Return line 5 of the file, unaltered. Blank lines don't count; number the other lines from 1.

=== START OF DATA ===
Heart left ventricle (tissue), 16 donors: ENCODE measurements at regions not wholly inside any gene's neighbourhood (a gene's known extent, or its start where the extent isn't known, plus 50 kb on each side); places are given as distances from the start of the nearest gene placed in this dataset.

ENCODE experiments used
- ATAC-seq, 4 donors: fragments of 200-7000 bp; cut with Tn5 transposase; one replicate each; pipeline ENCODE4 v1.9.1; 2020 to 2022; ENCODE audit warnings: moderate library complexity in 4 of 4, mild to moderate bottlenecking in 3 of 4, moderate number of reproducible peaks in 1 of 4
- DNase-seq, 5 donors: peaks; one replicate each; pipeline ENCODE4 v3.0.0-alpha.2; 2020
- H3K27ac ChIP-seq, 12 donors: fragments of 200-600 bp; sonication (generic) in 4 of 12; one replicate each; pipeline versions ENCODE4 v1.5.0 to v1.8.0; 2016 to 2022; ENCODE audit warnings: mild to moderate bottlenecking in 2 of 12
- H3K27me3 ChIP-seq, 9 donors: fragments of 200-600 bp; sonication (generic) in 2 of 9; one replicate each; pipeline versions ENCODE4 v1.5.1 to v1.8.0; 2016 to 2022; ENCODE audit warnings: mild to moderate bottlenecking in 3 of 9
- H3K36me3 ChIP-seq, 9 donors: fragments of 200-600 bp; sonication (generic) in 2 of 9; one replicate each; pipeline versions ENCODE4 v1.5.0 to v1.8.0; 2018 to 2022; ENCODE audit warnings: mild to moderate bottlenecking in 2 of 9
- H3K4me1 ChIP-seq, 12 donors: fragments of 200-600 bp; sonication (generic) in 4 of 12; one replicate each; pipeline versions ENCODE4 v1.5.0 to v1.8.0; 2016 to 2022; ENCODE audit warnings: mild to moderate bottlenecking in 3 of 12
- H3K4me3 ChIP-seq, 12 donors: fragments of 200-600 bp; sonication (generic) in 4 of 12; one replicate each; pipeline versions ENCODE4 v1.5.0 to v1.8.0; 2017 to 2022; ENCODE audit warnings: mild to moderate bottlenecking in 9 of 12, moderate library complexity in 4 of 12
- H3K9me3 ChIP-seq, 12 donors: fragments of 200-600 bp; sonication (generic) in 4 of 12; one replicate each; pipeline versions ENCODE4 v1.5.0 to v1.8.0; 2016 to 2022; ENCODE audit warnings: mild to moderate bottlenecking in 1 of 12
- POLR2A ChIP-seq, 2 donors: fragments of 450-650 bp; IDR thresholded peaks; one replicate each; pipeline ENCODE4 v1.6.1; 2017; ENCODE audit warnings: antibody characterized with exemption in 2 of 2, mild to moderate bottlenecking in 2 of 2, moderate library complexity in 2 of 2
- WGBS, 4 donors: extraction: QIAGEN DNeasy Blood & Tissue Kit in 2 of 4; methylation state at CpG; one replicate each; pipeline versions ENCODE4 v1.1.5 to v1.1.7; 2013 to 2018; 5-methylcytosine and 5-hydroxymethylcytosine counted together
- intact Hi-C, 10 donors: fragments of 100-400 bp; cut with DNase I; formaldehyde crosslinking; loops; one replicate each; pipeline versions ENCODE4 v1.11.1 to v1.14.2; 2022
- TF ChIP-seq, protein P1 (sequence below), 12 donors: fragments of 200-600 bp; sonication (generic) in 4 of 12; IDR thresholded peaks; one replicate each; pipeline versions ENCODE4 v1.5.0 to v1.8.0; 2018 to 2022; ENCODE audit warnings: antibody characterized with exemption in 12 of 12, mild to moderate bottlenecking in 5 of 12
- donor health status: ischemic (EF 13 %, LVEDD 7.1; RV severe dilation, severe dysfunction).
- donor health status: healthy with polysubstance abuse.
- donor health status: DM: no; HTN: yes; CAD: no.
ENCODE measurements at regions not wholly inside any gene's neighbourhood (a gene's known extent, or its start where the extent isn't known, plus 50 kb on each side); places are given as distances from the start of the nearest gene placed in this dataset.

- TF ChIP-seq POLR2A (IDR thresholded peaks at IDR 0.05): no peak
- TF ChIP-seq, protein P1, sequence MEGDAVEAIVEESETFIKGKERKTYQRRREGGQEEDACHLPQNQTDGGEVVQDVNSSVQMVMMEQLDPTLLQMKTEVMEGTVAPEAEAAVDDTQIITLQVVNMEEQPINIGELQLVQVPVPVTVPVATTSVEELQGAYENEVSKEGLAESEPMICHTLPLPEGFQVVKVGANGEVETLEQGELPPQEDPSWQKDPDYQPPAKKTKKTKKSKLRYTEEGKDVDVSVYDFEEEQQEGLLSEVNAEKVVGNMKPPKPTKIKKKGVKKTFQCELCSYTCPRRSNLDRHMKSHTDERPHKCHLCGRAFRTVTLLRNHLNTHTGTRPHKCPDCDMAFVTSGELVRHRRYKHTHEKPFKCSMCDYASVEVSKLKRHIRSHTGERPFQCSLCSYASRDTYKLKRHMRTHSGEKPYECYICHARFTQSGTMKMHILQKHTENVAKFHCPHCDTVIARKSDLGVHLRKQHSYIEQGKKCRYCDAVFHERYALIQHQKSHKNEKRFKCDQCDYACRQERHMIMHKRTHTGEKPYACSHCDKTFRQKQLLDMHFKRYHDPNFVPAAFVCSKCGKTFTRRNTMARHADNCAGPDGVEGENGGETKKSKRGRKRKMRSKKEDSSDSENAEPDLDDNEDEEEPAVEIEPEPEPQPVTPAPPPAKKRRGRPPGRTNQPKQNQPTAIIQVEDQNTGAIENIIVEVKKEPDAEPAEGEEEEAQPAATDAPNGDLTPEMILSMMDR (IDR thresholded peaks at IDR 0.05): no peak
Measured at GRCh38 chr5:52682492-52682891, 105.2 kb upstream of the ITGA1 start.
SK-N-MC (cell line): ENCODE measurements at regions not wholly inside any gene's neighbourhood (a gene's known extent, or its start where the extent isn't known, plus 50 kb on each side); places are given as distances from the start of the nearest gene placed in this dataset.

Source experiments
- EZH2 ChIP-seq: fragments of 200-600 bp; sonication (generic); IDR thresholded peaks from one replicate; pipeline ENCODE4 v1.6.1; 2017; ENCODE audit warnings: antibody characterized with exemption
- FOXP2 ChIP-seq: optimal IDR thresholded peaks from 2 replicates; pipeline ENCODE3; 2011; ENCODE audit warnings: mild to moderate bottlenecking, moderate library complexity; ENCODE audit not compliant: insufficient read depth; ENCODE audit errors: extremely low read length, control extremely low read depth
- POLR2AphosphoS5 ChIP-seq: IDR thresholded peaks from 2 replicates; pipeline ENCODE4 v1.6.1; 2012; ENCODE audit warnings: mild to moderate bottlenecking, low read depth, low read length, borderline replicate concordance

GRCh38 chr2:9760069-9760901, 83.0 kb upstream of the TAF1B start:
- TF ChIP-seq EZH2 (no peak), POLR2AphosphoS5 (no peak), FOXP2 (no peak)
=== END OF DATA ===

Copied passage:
- H3K27ac ChIP-seq, 12 donors: fragments of 200-600 bp; sonication (generic) in 4 of 12; one replicate each; pipeline versions ENCODE4 v1.5.0 to v1.8.0; 2016 to 2022; ENCODE audit warnings: mild to moderate bottlenecking in 2 of 12